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Madison hospitals restrict visitors due to recent surge of COVID-19 cases in Dane County
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Madison hospitals restrict visitors due to recent surge of COVID-19 cases in Dane County

UW-Health COVID-19

Dr. Jeff Pothof, UW Health’s chief quality officer, on Wednesday, Sept. 2, 2020 becomes the first person at UW Hospital to get an injection in a phase 3 trial of AstraZeneca’s experimental COVID-19 vaccine. Nurse Sara Decker administers the shot. 

Visitor restrictions at Madison hospitals will go into effect Tuesday in an effort to curb community spread of COVID-19 following a significant increase in confirmed cases in Dane County, said UW Health, SSM Health and UnityPoint Health ‒ Meriter Friday.

No visitors will be allowed for adult inpatients, except for health care decision-makers, support persons for those with disabilities and visitors for end-of-life patients.

The restrictions extend to visitors for clinic appointments, except for one support person to accompany a cognitively disabled or physically impaired patient.

“Our objective is to get visitors in as soon as we can,” said Dr. Jeff Pothof, chief quality officer at UW Health. “With the increase in cases in Dane County, we’re starting to get worried about visitors coming in who may be positive.”

Pothof said staff at UW Health are worried about asymptomatic COVID-19 carriers who could unknowingly pass the virus on to a patient or staff member while visiting.

“At the present moment it’s in the best interest to limit the number (of visitors) to decrease the risk to patients and staff,” he said.

Two primary support persons per patient will be allowed in pediatric settings at American Family Children’s Hospital, UnityPoint Health – Meriter locations and SSM Health St. Mary’s Hospital. Patients’ siblings are not allowed, however.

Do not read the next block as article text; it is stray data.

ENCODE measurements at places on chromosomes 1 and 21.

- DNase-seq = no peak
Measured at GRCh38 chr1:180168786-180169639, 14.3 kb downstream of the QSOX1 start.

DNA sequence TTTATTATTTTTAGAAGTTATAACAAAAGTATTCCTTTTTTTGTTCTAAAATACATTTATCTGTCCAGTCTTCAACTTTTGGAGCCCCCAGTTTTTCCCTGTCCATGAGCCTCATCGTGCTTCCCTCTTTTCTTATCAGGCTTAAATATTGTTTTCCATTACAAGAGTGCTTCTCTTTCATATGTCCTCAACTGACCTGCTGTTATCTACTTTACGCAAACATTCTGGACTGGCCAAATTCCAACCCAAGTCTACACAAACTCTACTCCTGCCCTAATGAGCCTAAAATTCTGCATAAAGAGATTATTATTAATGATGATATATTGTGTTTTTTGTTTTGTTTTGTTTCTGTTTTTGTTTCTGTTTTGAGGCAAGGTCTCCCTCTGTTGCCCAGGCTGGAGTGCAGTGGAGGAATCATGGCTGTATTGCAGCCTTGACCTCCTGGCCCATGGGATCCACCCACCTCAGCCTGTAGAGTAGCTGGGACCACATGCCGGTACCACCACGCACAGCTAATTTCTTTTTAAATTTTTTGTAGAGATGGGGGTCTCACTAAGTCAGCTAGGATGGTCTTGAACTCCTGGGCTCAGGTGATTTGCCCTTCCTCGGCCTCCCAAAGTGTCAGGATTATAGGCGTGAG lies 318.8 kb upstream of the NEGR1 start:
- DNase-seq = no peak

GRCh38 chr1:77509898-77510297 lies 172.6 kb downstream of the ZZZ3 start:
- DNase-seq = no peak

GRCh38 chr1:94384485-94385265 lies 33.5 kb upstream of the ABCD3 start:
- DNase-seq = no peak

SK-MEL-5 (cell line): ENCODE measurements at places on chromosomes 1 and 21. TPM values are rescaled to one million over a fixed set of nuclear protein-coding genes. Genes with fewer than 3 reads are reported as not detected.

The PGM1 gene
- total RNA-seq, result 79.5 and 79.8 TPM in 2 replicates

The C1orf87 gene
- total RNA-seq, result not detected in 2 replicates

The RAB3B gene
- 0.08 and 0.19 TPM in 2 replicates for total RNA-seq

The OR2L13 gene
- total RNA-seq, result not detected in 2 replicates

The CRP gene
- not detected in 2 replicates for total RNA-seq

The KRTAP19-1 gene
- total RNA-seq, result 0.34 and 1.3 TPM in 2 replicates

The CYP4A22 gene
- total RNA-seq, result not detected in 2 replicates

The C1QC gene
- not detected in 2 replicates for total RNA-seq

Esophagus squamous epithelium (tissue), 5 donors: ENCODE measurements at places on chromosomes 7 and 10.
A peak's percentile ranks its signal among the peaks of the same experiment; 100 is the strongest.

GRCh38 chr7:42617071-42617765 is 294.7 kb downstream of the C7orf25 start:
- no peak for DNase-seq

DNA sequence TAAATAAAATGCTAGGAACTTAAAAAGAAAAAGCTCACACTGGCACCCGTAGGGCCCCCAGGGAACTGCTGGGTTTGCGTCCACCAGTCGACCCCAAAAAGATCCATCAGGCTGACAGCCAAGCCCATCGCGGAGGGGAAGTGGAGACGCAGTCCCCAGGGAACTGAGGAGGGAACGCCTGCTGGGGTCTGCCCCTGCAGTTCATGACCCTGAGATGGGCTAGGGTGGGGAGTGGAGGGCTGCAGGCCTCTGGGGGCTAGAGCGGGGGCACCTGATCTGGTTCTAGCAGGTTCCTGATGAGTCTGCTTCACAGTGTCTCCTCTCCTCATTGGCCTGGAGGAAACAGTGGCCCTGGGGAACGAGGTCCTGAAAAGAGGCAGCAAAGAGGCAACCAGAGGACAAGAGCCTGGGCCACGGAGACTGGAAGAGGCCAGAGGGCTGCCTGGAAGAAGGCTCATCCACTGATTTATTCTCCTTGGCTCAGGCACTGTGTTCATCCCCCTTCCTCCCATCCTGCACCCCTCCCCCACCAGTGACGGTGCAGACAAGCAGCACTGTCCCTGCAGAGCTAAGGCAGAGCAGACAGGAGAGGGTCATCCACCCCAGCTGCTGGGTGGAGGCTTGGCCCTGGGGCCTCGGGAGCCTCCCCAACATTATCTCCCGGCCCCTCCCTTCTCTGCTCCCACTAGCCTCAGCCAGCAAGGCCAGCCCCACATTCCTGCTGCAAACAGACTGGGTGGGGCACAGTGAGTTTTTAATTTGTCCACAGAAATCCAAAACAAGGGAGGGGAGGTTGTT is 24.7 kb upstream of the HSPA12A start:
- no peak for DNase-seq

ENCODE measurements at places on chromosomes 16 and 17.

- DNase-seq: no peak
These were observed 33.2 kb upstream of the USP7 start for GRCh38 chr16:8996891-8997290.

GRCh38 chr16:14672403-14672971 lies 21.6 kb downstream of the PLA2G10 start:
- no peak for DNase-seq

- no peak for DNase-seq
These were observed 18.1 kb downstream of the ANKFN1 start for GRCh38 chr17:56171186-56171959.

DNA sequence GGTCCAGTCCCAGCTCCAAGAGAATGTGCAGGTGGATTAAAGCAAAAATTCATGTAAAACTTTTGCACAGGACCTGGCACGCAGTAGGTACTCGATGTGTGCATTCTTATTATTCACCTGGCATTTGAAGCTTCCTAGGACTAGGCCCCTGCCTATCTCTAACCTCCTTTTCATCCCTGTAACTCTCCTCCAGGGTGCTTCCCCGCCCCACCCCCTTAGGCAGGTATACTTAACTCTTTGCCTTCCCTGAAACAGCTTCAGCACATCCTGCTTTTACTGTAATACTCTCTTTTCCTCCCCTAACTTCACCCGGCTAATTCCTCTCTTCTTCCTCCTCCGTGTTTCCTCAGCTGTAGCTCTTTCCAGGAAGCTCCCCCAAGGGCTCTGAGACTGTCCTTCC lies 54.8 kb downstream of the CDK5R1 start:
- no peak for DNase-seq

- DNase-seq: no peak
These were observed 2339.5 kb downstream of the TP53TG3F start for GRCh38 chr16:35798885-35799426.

One support person also will be allowed for maternity patients at UnityPoint Health – Meriter, and one support person for maternity patients during and after delivery at UnityPoint Health – Meriter and SSM Health St. Mary’s Hospital – Madison.

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This is the second time UW Health has restricted hospital visitors due to the COVID-19 pandemic. On March 21, UW Health restricted visitors in an effort to curb community spread of the virus. The restriction lasted until May 5, when the health system revised its protocol to allow one visitor per patient.

The decision to allow one visitor per patient per 24-hour period in May came after the health system began to see a decrease in new cases per day and it was able to establish screening methods, such as temperature checks at building entrances, as well as masking and social distancing guidelines.

Pothof said it’s hard to say how long this round of restrictions will last, but the decision to lift them will come after the number of positive cases per day decreases and staff as well as patients feel comfortable with welcoming visitors back into the facilities.

As of Friday, UW Health was not planning to cancel or postpone medical procedures due to the surge, spokeswoman Emily Kumlien said.

SSM Health is monitoring the number of COVID-19 cases and testing rates on a daily basis and will use that data to make decisions about the health and safety of patients, staff and the community, spokeswoman Kim Sveum said in a statement.

“As we have throughout this pandemic, we will work with our community healthcare partners to determine when it is appropriate to make changes to our visitor policies. We thank the community for their patience and understanding during this time,” she said.

The increase in COVID-19 cases has largely been attributed to college students who returned to the UW-Madison campus in recent weeks.

UW-Madison announced Wednesday it will move classes to an all-online format for two weeks and more than 2,200 students are being quarantined in two of the university’s largest residence halls in an effort to mitigate the spread of the virus. More than half of sorority and fraternity houses near the campus are also now under quarantine for at least two weeks.

COVID-19 in photos: How Wisconsin is managing the pandemic

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As the brunt of the virus has blown into the Upper Midwest and northern Plains, the severity of outbreaks in rural communities has come into focus. Doctors and health officials in small towns worry that infections may overwhelm communities with limited medical resources.

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